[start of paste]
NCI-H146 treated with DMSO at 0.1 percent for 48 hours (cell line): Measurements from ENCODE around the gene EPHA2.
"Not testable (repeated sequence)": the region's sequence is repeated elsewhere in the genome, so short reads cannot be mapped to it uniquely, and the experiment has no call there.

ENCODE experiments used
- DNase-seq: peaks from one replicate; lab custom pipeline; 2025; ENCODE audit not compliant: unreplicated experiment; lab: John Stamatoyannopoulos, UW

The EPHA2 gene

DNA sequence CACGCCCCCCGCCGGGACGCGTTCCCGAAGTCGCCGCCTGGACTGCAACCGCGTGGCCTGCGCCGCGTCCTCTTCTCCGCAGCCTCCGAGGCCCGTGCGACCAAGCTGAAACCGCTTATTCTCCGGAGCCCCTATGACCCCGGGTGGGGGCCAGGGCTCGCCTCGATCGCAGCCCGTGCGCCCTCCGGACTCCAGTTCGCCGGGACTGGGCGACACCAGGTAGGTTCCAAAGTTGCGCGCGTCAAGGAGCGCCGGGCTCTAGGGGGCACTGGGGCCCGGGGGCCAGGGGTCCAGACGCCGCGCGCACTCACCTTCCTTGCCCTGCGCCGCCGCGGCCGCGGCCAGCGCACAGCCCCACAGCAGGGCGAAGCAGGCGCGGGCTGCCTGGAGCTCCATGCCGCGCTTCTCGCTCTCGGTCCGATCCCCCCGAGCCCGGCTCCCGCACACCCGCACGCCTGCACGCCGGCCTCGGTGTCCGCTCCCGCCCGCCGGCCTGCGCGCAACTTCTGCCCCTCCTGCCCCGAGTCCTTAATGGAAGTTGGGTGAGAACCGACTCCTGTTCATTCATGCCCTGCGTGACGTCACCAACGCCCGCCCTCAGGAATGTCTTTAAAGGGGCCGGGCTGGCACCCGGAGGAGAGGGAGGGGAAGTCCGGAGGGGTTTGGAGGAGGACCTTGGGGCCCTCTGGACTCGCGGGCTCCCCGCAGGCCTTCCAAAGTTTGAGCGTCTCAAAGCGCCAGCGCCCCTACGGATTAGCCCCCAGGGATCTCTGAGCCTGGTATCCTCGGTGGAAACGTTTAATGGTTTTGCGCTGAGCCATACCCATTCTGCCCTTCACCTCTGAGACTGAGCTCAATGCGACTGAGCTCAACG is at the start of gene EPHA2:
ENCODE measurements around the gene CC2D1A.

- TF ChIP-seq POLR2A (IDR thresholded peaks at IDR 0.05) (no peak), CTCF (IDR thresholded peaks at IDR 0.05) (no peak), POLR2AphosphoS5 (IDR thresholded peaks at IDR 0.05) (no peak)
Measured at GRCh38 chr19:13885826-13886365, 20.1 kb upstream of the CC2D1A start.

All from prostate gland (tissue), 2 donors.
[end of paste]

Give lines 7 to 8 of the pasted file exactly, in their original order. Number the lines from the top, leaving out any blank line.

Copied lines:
ENCODE measurements around the gene CC2D1A.

- TF ChIP-seq POLR2A (IDR thresholded peaks at IDR 0.05) (no peak), CTCF (IDR thresholded peaks at IDR 0.05) (no peak), POLR2AphosphoS5 (IDR thresholded peaks at IDR 0.05) (no peak)